Tuesday, March 4, 2014

Bike Chain Problems

There are many things that can cause problems with a bike chain.

Bike chains take as much wear and tear as any other part of a bike. Chains need to be taken care of by lubing and cleaning them between rides. Correct instillation is also essential. It is recommended that you replace a chain every 1,200 to 1,500 miles to keep chain snap and other chain problems from occurring.

Chain Skip/Slip

There are three things directly related to your chain that may cause it to skip or slip. If the chain is the improper length (too short or long) or not installed properly, your bike will not be able to shift properly. This can cause your chain to slip/skip. The way to remedy this is to add or remove links in your chain with a chain tool. If your chain is heavily worn, it should be replaced.

If your chain is dirty, not lubed or rusty, it might be causing the skip. Chains need to be lubed after each cleaning and every few rides in between. If dirt and other grime has built up on your chain, the chain can slip. Make sure to clean your chain when you clean your bike, especially after muddy rides.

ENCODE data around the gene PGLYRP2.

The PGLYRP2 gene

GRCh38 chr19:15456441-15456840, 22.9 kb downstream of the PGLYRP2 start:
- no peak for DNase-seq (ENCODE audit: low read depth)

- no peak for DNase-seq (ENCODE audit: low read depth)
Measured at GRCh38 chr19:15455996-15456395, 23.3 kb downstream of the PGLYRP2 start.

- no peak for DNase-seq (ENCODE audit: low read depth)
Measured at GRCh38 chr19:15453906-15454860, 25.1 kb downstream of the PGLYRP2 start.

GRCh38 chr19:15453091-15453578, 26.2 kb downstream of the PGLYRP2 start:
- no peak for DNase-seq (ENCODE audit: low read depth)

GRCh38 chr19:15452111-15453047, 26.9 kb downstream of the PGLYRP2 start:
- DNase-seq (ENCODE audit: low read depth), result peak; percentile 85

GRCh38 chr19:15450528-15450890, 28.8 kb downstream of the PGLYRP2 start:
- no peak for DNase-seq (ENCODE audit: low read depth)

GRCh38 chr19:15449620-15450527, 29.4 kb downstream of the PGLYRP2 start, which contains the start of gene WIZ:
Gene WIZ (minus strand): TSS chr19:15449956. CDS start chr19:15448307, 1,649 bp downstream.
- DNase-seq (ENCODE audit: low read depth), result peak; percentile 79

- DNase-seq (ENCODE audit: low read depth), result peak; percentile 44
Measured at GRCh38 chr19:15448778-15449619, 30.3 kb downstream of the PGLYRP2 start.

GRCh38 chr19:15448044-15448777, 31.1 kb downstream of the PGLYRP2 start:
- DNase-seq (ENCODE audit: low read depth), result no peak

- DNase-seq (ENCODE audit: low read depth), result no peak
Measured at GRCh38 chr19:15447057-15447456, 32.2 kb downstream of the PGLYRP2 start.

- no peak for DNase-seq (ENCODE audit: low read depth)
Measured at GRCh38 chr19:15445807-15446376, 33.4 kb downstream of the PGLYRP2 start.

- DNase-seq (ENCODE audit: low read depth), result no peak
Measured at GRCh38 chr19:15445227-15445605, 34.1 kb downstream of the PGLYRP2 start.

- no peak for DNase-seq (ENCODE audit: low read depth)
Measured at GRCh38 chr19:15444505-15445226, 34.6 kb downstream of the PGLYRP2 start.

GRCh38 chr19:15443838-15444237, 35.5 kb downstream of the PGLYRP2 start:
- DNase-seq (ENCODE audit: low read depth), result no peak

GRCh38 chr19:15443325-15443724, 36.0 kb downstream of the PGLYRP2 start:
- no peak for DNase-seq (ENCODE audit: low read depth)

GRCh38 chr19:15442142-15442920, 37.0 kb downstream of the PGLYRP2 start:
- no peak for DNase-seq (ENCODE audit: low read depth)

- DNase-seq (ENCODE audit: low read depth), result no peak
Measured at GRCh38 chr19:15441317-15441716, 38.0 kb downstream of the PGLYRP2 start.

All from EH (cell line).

If you have any links that are too tight or lose, your chain may be kinking. Loosen or tighten any needed links to see if that stops the kinking.

Chain Stretch

As your chain flexes and straightens while it moves on and off the sprockets, the metal wears away over time near the location where the rivets rotate. This will cause the chain to stretch as you log miles on the bike. This means your chain needs to be replaced if you want it to work properly.

Damaged or Stiff Links

Links can get damaged from a crash, travel and other causes. Bent links need to be replaced. If you have leftover chain links from your original chain install, you can use them to replace the bent links. If you don't have any extra links, you will need to buy a new chain.

Stiff links can be fixed by hand or by using common household pliers. To lessen stiffness, take the chain in your hand or hold with the pliers and move it back and forth to loosen any grime built up on the chain. Finish by lubing the chain.

Chain Snap

Chain snap usually happens for one of two reasons--a bad install or wear and tear. If the chain isn't put on correctly, any force placed on it can cause it to snap. If your chain is old or damaged, it can also snap apart. It is recommended that you replace the chain if it snaps instead of trying to just replace links.

Wrong Chain

When installing your chain, you need to make sure it is the right speed and length you need. Specific chains are made for nine, 10 and in rare cases the 11 speed bike, because of the spacing of the cassette. Also if the chain isn't the correct length, the tension can be off and can cause the chain to skip while shifting.